Poverty in Sri Lanka is a largely rural phenomenon. More than 85 per cent of the population of nearly 20 million lives in villages and a quarter of them are living in absolute poverty earning less than a dollar a day. Despite measures to improve rural living standards – including land grants, irrigation water, agriculture extension services, fertilizer subsidies, and guaranteed minimum price for rice – rural poverty persists.

Take Muthubanda for example. His rice crop has failed this year due to bad weather at a time when he was already heavily in debt because of the fertilizer, labour and tractor charges he had incurred this season.

'There will be very little money left for the family,' Muthubanda said. 'I think I will have to look for daily wage jobs in the town to tide through.' In 2003, the government showed an interest in eliminating the restrictions on land granted in the past 70 years. A Land Ownership Bill, aimed at giving freehold titles to these lands, was proposed as part of the government's Poverty Reduction Strategy.

One academic paper that preceded this government move came from the World Bank. Reviewing Sri Lanka's poverty reduction strategies over the past six decades, the report was sceptical about the impact of land grants on rural poverty.

The Bank argued in its position paper for the Sri Lanka Development Forum in 2002 that state interventions to protect rice farming (through fertilizer subsidies, free access to irrigation water and state maintained extension and marketing structures) had only resulted in lowered agricultural production, while restrictions on the sale and use of granted land has resulted in fragmented small holdings which are not economical.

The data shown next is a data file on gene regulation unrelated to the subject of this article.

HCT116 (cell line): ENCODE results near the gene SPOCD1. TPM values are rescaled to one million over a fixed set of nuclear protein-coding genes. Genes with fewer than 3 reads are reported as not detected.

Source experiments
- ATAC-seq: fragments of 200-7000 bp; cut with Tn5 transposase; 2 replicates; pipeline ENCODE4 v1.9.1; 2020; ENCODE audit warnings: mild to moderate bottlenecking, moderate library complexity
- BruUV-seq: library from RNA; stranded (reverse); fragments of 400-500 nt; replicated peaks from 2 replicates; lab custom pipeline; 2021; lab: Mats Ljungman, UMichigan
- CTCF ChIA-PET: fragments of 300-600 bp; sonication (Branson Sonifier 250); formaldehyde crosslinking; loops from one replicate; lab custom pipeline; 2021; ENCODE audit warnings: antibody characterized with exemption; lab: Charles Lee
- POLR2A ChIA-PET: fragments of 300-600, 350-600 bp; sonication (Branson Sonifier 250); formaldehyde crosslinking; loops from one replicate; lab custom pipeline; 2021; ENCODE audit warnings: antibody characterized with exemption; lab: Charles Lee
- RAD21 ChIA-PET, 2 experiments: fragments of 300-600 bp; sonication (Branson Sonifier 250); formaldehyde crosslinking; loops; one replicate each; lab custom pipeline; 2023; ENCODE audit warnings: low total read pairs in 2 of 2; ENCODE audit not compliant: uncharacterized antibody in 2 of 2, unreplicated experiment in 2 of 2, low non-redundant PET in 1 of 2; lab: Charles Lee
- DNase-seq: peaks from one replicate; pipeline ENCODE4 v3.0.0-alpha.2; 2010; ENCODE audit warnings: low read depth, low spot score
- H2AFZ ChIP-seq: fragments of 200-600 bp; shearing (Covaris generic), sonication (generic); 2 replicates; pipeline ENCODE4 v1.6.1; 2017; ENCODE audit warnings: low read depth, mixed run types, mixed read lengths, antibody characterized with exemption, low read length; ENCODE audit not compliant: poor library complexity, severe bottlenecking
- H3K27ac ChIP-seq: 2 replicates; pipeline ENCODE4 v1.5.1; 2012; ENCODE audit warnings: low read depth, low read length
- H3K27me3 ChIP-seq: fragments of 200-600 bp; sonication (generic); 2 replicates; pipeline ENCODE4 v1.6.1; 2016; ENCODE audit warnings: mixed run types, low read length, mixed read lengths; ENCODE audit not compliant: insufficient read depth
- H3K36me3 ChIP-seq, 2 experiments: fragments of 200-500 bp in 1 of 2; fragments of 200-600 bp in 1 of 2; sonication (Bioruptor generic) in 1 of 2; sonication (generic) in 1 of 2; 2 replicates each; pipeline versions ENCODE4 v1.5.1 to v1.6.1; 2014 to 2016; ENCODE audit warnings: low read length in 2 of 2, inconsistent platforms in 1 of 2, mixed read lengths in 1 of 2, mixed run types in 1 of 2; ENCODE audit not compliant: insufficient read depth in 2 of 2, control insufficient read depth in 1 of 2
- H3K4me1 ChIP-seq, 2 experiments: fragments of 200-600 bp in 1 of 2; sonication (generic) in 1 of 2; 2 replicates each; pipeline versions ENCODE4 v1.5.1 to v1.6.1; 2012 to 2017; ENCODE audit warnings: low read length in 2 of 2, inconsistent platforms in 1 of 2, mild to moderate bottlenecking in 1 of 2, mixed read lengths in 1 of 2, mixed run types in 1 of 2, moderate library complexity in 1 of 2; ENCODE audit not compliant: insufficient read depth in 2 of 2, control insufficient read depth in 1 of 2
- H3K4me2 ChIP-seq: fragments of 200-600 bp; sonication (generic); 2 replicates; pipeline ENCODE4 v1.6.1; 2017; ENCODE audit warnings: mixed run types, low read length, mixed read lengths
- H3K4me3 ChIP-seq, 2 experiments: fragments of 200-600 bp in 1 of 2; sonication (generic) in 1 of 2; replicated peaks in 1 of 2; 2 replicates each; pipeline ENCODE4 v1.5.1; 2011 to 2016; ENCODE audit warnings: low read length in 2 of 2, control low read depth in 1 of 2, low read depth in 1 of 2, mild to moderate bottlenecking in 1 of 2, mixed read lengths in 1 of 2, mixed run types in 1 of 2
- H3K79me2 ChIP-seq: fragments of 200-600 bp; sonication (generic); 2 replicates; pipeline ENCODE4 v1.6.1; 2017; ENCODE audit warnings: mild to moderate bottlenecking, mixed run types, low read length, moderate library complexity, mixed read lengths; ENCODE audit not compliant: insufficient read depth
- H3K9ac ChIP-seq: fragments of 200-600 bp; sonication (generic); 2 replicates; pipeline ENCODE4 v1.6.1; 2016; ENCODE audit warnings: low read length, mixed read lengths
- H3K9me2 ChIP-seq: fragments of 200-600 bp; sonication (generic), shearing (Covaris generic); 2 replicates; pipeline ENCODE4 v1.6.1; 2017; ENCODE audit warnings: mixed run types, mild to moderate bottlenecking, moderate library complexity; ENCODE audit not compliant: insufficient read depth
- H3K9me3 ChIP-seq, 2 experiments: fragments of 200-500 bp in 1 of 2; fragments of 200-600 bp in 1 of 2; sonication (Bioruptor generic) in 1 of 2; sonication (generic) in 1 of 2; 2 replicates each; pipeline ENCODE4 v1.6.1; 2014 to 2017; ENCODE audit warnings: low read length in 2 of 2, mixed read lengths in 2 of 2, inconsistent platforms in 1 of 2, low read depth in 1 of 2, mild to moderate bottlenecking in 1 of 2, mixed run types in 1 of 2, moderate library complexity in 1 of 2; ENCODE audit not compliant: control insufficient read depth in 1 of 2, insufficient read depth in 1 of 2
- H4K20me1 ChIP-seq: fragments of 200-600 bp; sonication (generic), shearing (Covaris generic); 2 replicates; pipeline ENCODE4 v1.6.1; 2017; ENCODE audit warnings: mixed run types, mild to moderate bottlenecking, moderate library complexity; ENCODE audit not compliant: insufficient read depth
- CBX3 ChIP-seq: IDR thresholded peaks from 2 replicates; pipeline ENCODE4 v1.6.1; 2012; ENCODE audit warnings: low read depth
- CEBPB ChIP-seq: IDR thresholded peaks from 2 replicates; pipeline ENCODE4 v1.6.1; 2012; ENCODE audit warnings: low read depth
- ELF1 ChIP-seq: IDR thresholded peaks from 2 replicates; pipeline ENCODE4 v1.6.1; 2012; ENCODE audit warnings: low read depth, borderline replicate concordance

It recommended that the land market should be developed by issuing saleable or free titles to the farmers. This, it argued, would enhance farmers' ability to buy up more land and cultivate larger plots using modern technology and machinery, leading to better productivity and more income. A proper title would also lead to better access to credit.

The suggestion to free up the land market has supporters. The Institute of Policy Studies, an influential economic think tank in the capital Colombo, points out in their study of land tenure: 'State ownership and title restrictions have lowered the value of agricultural lands, when compared to private lands.'